Being a Generalist in International Development: My Summer Experience
For as long as I can remember I have been obsessed with the idea of being more than one thing at a time. “What do you want to be when you grow up?” my teachers would ask when I was young. My go-to answer was always “A basketball player who can swim and does music and art on the side”. Those dreams were short-lived though, because once I reached High School, I found myself interested in pursuing a career in medicine and healthcare. After some time, I realized that path might not be for me either, and decided to combine my love for serving people with my passion for politics and became a Government major with a concentration in International Relations in College. After interning at a myriad of nonprofits, I stumbled into the world of International Development. At last - something that felt like it fit me and my interests! However by the beginning of this year, I realized that the Development and Aid space is also extremely complex in and of itself. There are various niches and a plethora of issues one can work on within it- an intimidating realization for someone who struggles with indecisiveness. So what do you do when every passion feels worth pursuing? How do you decide when making any career decision feels like a betrayal of every option you turned down?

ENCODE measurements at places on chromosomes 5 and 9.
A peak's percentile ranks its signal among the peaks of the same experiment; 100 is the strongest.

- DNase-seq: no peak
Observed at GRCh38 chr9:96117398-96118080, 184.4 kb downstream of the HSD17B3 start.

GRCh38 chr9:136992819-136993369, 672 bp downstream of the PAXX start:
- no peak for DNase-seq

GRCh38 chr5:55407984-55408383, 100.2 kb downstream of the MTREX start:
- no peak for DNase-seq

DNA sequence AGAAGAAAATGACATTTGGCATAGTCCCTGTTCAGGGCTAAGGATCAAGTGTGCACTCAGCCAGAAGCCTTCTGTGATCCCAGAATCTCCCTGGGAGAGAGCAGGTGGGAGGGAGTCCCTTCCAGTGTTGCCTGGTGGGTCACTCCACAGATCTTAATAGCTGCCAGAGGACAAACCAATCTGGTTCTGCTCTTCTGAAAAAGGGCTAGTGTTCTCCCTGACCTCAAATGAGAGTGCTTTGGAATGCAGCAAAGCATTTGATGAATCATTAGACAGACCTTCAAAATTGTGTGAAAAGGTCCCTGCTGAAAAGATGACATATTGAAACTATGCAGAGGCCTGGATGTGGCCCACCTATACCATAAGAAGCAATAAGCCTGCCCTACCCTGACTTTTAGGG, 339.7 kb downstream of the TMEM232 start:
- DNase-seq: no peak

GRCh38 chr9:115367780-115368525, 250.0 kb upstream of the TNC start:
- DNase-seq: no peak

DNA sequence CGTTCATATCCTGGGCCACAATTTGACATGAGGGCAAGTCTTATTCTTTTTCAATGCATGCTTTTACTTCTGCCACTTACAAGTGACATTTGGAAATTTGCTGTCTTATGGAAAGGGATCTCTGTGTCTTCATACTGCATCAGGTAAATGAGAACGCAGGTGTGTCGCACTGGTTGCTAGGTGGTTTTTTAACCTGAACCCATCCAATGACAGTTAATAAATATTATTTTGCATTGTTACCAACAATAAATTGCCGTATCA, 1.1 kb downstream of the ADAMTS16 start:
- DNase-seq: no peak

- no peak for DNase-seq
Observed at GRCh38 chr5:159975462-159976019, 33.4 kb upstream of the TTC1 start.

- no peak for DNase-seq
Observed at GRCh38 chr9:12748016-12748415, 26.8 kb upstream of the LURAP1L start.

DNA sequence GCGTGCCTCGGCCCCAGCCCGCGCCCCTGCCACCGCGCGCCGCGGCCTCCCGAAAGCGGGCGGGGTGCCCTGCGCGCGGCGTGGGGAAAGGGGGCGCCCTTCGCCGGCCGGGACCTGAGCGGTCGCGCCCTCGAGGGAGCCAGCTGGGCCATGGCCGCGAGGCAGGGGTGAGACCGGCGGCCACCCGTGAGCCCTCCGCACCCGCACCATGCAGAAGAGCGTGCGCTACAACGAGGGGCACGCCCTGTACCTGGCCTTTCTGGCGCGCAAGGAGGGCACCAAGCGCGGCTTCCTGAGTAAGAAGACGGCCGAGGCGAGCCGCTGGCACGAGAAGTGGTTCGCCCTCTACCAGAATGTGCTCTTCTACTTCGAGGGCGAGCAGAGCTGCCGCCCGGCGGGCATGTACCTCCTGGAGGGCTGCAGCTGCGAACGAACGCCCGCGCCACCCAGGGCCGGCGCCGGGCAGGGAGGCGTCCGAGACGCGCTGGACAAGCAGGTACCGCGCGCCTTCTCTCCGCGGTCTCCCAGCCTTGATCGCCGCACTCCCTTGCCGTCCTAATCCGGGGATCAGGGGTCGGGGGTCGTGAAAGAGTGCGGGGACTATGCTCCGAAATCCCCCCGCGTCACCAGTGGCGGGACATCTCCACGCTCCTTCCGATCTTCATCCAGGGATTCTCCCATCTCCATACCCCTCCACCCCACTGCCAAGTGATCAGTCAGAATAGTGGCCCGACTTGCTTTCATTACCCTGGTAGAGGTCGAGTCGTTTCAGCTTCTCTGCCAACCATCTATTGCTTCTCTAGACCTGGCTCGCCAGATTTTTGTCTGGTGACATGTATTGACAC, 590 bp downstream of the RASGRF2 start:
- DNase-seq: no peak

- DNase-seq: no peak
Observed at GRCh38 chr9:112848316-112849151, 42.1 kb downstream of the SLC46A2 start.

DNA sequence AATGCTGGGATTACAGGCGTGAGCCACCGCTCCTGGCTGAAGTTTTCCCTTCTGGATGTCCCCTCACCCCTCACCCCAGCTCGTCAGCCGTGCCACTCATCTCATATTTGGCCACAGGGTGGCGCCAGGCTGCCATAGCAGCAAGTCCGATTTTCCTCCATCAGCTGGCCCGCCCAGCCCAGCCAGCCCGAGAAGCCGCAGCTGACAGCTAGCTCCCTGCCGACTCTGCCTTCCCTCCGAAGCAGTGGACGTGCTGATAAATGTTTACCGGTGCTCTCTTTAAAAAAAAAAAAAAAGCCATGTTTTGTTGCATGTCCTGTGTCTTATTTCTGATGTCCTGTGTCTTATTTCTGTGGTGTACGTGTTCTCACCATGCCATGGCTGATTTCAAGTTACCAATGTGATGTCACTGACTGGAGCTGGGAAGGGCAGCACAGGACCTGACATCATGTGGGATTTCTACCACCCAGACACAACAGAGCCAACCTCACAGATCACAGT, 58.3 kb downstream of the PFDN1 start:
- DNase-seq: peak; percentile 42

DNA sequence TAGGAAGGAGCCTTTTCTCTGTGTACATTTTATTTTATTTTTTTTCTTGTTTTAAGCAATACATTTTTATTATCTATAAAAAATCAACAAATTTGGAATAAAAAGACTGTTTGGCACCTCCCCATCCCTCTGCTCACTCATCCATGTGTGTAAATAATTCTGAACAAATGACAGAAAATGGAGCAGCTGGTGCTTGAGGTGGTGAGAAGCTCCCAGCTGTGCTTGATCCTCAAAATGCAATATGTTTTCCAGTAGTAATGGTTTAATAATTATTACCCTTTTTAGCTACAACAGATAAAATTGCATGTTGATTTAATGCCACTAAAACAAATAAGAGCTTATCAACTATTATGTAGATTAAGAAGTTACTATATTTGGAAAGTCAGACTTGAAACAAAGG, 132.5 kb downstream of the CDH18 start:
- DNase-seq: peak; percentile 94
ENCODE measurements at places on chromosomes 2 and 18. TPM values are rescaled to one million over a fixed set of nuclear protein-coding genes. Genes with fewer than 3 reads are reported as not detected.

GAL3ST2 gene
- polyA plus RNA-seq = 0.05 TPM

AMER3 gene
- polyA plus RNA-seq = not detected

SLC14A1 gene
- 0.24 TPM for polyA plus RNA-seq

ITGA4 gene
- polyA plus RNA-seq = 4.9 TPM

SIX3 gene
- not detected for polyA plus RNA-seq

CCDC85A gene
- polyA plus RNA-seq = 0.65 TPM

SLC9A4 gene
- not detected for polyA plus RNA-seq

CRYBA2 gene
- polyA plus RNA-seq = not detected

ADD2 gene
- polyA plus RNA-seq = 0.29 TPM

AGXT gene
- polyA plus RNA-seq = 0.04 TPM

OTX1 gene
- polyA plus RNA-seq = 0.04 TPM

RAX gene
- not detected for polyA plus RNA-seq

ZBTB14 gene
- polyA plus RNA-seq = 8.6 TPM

Through two internships this year, one at New England International Donors and the other here at BNID, I attempted to chip away at these internal struggles. NEID provides networking, education, and collaboration opportunities for international donors and philanthropists who fund change makers all around the world. Not unlike BNID, members at NEID are passionate about and work on a variety of topics. It’s not uncommon to meet someone at NEID who has dedicated their career to creating change in one specific issue area, whether it be protecting the environment, poverty alleviation, education access, etc. What I have noticed though, is that even though some people may choose to specialize, their work often intersects with that of people from other specializations. For instance, someone who deeply cares about global health may soon realize that a healthy environment is vital for healthy communities and disease prevention. In that way, the farther I zoomed out in the way that I was thinking about issues, the more I noticed intersections between them. Before this year, I feared that the only work that was available in the space would have to be issue area specific. However, NEID and BNID are two great examples of organizations that are helping create change in a lot of issue areas at the same time. Intersectionality is a strength. Having an intersectional and interdisciplinary approach to my work helps make me a more well rounded individual.